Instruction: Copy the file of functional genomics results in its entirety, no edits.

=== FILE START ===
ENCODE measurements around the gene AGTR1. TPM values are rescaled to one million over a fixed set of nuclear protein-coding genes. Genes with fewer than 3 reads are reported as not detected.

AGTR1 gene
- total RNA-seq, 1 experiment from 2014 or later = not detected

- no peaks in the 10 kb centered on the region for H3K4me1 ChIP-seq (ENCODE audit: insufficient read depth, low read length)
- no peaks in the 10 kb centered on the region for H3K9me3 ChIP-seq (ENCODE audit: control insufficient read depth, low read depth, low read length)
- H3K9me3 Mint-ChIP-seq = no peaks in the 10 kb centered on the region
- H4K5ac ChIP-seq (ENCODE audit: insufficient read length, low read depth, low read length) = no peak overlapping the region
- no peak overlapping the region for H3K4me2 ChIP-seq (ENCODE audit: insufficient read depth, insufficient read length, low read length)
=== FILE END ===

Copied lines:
ENCODE measurements around the gene AGTR1. TPM values are rescaled to one million over a fixed set of nuclear protein-coding genes. Genes with fewer than 3 reads are reported as not detected.

AGTR1 gene
- total RNA-seq, 1 experiment from 2014 or later = not detected

- no peaks in the 10 kb centered on the region for H3K4me1 ChIP-seq (ENCODE audit: insufficient read depth, low read length)
- no peaks in the 10 kb centered on the region for H3K9me3 ChIP-seq (ENCODE audit: control insufficient read depth, low read depth, low read length)
- H3K9me3 Mint-ChIP-seq = no peaks in the 10 kb centered on the region
- H4K5ac ChIP-seq (ENCODE audit: insufficient read length, low read depth, low read length) = no peak overlapping the region
- no peak overlapping the region for H3K4me2 ChIP-seq (ENCODE audit: insufficient read depth, insufficient read length, low read length)